A simple question for progressives (#10)


Since we presumably still live in a nation of laws and not of men, and since the U.S. Constitution is still the supreme law of the land, I ask you to first read these small portions of that document, after which I'll pose my question.

U.S. Constitution

Article I, Section 8

The Congress shall have Power To lay and collect Taxes, Duties, Imposts and Excises, to pay the Debts and provide for the common Defence and general Welfare of the United States; but all Duties, Imposts and Excises shall be uniform throughout the United States;

To borrow money on the credit of the United States;

To regulate Commerce with foreign Nations, and among the several States, and with the Indian Tribes;

To establish an uniform Rule of Naturalization, and uniform Laws on the subject of Bankruptcies throughout the United States;

To coin Money, regulate the Value thereof, and of foreign Coin, and fix the Standard of Weights and Measures;

To provide for the Punishment of counterfeiting the Securities and current Coin of the United States;

To establish Post Offices and Post Roads;

To promote the Progress of Science and useful Arts, by securing for limited Times to Authors and Inventors the exclusive Right to their respective Writings and Discoveries;

To constitute Tribunals inferior to the supreme Court;

To define and punish Piracies and Felonies committed on the high Seas, and Offenses against the Law of Nations;

To declare War, grant Letters of Marque and Reprisal, and make Rules concerning Captures on Land and Water;

To raise and support Armies, but no Appropriation of Money to that Use shall be for a longer Term than two Years;

To provide and maintain a Navy;

To make Rules for the Government and Regulation of the land and naval Forces;

To provide for calling forth the Militia to execute the Laws of the Union, suppress Insurrections and repel Invasions;

To provide for organizing, arming, and disciplining the Militia, and for governing such Part of them as may be employed in the Service of the United States, reserving to the States respectively, the Appointment of the Officers, and the Authority of training the Militia according to the discipline prescribed by Congress;

To exercise exclusive Legislation in all Cases whatsoever, over such District (not exceeding ten Miles square) as may, by Cession of particular States, and the acceptance of Congress, become the Seat of the Government of the United States, and to exercise like Authority over all Places purchased by the Consent of the Legislature of the State in which the Same shall be, for the Erection of Forts, Magazines, Arsenals, dock-Yards, and other needful Buildings; And

To make all Laws which shall be necessary and proper for carrying into Execution the foregoing Powers, and all other Powers vested by this Constitution in the Government of the United States, or in any Department or Officer thereof.

U.S. Constitution

Amendment IX

The enumeration in the Constitution, of certain rights, shall not be construed to deny or disparage others retained by the people.

U.S. Constitution

Amendment X

The powers not delegated to the United States by the Constitution, nor prohibited by it to the States, are reserved to the States respectively, or to the people.

Given the above supreme law of the land that sets out the enumerated powers of Congress, on what basis does Congress have the authority to enact Obamacare?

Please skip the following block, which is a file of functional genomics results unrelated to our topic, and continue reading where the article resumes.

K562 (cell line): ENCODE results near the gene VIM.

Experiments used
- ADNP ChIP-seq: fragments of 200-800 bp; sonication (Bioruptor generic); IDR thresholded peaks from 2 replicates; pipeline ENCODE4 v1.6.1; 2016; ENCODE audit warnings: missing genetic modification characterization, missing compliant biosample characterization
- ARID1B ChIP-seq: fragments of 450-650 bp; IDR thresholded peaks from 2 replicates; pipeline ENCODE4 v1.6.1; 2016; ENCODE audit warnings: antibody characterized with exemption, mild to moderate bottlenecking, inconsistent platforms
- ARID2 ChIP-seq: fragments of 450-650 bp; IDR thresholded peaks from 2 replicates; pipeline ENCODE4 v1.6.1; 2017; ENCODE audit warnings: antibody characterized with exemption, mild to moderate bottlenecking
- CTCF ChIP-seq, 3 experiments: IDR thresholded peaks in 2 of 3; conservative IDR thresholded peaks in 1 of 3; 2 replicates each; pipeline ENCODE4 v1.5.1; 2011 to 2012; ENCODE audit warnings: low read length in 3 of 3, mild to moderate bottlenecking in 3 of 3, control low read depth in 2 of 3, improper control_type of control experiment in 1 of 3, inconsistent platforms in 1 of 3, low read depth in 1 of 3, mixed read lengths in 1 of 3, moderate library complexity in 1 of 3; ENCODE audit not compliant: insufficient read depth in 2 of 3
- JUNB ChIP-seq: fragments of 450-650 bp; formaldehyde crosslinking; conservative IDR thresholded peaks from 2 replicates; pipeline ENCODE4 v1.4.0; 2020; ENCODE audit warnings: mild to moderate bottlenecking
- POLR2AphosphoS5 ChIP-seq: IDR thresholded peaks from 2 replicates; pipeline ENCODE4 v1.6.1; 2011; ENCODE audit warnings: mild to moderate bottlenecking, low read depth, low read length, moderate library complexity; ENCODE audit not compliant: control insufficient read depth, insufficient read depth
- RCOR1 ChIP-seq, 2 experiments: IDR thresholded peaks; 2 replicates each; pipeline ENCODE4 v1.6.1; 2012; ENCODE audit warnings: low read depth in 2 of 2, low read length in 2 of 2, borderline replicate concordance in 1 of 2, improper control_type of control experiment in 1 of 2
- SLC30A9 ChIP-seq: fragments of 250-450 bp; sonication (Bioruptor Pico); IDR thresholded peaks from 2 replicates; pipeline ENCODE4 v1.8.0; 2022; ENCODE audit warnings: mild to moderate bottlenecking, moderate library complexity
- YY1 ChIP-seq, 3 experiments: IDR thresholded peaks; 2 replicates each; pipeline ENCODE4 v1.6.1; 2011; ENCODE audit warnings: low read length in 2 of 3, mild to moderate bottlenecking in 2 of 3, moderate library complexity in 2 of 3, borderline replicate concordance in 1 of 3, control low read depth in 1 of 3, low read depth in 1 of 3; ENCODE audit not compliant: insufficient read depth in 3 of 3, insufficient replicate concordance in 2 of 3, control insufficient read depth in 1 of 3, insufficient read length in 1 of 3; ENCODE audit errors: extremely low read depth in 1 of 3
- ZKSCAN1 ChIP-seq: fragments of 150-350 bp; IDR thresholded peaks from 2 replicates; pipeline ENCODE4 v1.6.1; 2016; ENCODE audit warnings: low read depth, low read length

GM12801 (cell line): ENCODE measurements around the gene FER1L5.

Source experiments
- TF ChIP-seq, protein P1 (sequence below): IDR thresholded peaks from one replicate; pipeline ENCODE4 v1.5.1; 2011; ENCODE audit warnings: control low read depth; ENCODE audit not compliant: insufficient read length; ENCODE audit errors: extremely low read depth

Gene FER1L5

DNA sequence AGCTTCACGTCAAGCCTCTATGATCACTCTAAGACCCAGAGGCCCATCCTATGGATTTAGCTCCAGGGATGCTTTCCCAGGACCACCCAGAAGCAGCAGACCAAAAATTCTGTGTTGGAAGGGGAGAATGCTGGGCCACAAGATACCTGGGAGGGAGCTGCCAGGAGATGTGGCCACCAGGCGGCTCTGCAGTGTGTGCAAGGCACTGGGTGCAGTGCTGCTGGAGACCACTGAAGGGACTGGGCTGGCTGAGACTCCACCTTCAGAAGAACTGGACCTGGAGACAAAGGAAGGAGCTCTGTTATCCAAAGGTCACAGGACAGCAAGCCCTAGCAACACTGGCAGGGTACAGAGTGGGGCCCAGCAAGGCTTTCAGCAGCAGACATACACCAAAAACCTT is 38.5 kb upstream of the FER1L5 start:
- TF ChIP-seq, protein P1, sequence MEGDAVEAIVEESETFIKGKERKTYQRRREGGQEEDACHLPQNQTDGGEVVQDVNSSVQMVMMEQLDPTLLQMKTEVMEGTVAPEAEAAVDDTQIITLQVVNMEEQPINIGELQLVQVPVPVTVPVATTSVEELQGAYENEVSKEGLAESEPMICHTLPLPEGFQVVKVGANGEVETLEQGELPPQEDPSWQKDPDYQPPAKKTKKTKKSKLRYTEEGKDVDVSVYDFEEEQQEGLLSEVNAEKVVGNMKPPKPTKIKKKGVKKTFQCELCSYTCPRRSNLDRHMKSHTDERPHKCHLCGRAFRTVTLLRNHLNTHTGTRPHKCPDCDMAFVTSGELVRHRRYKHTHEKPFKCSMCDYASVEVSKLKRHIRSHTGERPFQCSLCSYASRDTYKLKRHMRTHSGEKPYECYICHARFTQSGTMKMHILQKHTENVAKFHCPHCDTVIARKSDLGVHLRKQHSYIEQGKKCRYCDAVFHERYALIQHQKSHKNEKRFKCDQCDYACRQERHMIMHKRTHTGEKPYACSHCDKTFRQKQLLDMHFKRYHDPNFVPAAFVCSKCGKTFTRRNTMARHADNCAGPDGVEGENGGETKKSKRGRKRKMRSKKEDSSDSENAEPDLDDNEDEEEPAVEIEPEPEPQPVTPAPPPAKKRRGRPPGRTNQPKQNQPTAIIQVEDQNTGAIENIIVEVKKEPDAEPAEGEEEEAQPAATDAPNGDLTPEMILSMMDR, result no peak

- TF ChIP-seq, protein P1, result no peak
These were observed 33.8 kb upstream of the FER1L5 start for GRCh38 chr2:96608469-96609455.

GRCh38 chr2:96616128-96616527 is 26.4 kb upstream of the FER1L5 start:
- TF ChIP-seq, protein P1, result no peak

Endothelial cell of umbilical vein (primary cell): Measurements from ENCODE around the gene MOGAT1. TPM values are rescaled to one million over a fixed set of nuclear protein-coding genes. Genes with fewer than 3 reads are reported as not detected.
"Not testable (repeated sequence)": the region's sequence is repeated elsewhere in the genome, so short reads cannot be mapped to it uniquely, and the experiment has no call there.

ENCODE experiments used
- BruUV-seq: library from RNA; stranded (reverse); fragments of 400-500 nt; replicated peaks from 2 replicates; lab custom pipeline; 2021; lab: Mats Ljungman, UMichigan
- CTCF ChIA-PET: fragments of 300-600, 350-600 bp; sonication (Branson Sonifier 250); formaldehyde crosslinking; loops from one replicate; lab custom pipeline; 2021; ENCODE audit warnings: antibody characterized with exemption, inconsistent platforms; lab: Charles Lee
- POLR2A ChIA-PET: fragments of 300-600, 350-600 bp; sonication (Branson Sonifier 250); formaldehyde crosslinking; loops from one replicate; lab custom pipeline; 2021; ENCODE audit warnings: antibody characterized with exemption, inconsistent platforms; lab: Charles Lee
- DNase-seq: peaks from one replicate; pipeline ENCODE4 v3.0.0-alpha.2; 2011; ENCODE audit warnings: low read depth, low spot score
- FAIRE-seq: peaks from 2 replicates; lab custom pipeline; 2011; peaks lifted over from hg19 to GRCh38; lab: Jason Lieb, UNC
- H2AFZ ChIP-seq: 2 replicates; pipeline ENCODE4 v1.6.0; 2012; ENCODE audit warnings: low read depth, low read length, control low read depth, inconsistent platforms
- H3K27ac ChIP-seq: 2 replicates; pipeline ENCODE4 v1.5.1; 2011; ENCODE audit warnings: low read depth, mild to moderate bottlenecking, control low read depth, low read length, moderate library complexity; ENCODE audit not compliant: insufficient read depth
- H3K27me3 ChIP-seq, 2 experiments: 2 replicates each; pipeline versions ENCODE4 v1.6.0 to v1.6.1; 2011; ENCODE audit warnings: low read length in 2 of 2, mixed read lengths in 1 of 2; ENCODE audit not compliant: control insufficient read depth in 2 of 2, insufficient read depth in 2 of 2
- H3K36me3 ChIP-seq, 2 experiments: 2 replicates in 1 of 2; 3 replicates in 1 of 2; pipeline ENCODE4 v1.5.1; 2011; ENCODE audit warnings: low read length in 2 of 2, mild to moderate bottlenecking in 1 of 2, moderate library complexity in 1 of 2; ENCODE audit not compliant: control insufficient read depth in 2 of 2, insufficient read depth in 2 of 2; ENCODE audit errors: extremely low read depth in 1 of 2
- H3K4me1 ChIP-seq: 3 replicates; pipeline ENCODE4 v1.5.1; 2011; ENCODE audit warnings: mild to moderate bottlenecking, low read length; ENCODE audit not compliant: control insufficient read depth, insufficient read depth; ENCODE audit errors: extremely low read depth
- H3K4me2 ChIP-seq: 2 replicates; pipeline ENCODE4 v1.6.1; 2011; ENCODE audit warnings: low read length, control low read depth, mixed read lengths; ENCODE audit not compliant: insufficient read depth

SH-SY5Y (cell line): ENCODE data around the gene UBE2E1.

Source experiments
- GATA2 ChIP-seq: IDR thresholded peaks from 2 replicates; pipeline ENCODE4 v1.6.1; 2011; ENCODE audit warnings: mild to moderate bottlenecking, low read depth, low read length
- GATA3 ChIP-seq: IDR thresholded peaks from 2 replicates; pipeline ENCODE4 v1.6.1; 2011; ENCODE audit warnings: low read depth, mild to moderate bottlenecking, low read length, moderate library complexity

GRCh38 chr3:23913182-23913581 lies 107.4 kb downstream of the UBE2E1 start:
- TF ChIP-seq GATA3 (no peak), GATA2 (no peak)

Don't tell me it's justified because it's a good idea, because it's fair, because it's in my interest to want it, because Medicare/Medicaid/SCHIP already exist, because Obamacare will save money, because I'm a heartless hateful warmongering homophobic puppy-killing raaaaacist, because America wants Hopenchange© ... just tell me how Congress can possibly have the constitutional authority to enact Obamacare.

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Under Nancy Pelosi's version of ObamaCare, Americans who do not maintain "acceptable health insurance coverage" and who choose not to pay the bill's new individual mandate tax (generally 2.5% of income), are subject to numerous... Read More



if they go through due process and have fair support of both sides we can have universal healthcare better yet a model like australias (Noam chomsky recommended we take after their system)

You completely ignored the question. Typical progressive.



Given the current state of the law, the fair answer is this clause:

"To regulate Commerce with foreign Nations, and among the several States, and with the Indian Tribes;"

Clearly health care is commerce and if its commerce, Congress can mess with it. Of course, they will need a healthy amount of this too:

"To borrow money on the credit of the United States;"

Believe me, I know that's what the statists will cite as justification. To them, the Interstate Commerce Clause and the General Welfare Clause are blank checks for fulfilling their every warm fuzzy wish. Sure, stare decisis has applied glacier-thick layers of traditional deference to the statists' interpretation, but it's still wrong (especially if the courts try to justify ObamaCare as a proper exercise of the Interstate Commerce Clause). They must be stopped.

Wickard v. Filburn and its like-minded progeny uphold the finest tradition of that famous quip from Oliver Twist, "the law is a ass."

To quote the Father of the Constitution himself ...

I cannot undertake to lay my finger on that article of the Constitution which granted a right to Congress of expending, on the objects of benevolence, the money of their constituents. -- James Madison

[NOTE: Link to WSJ opinion piece added 11/12/09]

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